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martianmooncrab
User: martianmooncrab
Date: 2013-01-19 17:53 (UTC)
Subject: (no subject)
Kudos to your Dad, its such a maze of rules that you would swear that ex lab monkeys on crack came up with them.

The ones we stuck electrodes into.
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joycemocha
User: joycemocha
Date: 2013-01-19 18:46 (UTC)
Subject: (no subject)
Sigh. Yeah. The portability plan issues we're going through with the son are interesting...and relatively mild so far because of who we're dealing with.

So far.

I'm glad you've got your father to help. There's a reason that the Insurance class was the one I got the lowest grade in back when I was getting my legal assistant certificate...and that was back in the 80s. Insurance law is the most Byzantine set of bureaucratic stuff I've ever seen....
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Clint Harris
User: wendigomountain
Date: 2013-01-19 18:50 (UTC)
Subject: (no subject)
I ran into a similar thing years ago with Unemployment insurance. They paid around 2/3 of what I had made at the job that fired me, which was very, very hard to live on. If I got ANY additional income, my UI would be adjusted so that I wound up making roughly the same, if not less. How is this encouraging anyone to get into the workforce? If I can sit at home and apply for jobs at NASA I'm not qualified for all week (and play Call of Duty add day), rather than get a part time job at Subway and not be able to make rent, where is the logic in any of this?
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Karen
User: klwilliams
Date: 2013-01-21 04:55 (UTC)
Subject: (no subject)
The plus side to this is that you can't get dinged for *not* getting a job at Subway or for turning down a job offer at Subway (assuming you didn't get laid off from fast food).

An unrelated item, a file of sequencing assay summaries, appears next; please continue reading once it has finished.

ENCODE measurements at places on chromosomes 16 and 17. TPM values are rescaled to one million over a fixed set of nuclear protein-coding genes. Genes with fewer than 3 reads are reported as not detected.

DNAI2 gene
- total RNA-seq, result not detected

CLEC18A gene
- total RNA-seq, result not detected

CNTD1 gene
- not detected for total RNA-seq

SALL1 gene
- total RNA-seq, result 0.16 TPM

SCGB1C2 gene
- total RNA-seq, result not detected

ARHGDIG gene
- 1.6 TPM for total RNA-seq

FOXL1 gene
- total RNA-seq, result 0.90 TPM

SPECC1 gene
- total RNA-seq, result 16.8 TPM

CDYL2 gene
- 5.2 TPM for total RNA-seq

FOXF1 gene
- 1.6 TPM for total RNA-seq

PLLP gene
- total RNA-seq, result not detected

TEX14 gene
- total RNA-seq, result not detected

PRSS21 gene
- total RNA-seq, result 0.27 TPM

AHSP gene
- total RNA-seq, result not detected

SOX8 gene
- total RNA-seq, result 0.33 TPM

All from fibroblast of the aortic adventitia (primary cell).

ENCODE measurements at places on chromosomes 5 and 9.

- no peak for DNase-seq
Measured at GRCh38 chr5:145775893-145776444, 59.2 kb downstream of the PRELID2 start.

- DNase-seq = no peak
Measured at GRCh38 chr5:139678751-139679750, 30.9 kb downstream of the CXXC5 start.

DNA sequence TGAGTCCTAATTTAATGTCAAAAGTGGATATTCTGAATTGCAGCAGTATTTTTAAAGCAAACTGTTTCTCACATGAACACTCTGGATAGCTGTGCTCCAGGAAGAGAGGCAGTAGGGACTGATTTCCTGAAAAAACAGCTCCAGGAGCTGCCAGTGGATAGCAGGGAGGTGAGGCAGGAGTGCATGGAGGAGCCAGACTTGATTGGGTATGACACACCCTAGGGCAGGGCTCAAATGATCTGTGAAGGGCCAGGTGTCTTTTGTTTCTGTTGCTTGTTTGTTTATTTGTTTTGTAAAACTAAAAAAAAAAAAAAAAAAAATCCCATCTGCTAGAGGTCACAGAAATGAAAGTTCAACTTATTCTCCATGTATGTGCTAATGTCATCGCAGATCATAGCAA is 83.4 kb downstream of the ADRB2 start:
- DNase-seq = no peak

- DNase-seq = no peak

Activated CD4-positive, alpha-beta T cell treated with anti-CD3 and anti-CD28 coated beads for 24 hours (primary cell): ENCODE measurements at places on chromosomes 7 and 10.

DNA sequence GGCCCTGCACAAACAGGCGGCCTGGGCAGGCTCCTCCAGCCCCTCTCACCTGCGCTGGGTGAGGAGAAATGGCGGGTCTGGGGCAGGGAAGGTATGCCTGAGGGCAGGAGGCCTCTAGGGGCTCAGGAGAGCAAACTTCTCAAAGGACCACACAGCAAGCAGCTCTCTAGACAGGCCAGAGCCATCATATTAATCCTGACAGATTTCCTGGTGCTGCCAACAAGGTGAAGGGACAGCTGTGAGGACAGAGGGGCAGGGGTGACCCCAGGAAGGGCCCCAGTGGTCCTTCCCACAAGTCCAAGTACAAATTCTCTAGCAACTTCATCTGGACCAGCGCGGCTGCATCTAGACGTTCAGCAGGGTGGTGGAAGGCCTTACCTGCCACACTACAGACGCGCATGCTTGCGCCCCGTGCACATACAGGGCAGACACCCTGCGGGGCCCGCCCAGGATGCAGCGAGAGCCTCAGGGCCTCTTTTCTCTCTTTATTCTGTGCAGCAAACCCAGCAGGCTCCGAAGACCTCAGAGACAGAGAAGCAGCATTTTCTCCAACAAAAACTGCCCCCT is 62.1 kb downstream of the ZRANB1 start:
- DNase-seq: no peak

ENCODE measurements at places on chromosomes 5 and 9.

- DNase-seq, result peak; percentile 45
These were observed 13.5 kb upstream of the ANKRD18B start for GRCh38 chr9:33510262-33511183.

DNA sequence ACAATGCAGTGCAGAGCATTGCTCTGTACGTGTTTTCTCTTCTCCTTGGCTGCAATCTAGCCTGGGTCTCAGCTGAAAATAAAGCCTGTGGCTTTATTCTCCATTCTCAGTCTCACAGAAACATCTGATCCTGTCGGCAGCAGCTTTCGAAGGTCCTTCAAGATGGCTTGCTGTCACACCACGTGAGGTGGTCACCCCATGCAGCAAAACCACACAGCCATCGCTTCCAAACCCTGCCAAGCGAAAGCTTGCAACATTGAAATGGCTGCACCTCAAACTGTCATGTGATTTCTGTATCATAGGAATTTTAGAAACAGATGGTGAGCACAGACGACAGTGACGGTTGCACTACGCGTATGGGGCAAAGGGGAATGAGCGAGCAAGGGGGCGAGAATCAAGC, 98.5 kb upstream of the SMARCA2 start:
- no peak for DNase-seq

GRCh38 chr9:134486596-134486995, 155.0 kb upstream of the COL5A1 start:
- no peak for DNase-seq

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shelly_rae
User: shelly_rae
Date: 2013-01-19 19:08 (UTC)
Subject: (no subject)
I've made use of STD and LTD several times and each time it seemed like they were pestering me--well pestering my care takers since I was completely out if it for some of that. I also was forced to going to extra doctor appointments to prove that I couldn't work and to swear that I wasn't receiving incomes from other sources.

Now I'm on meds that are restricted. So I must go to the doctor every month to get a script and then the insurance company will only allow it to be filled in a certain manner (probably like the meds you talked about). But if I forget? A common problem for someone with tbi, they will never fill or allow me a few to get by. Cause you know, I might be making extra money by selling the med I need to function. Really? </p>

This is my biggest challenge for leaving the country for a month. Meds, how to get them and how to get enough for the trip. Fortunately my doctor is on my side. Unfortunately my insurance company is not.

I've always been impressed with how you've managed to keep working steadily through all this. Healthy people take more sick days than you do.
Good luck.
Anon

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Lethran: Angel
User: gwyd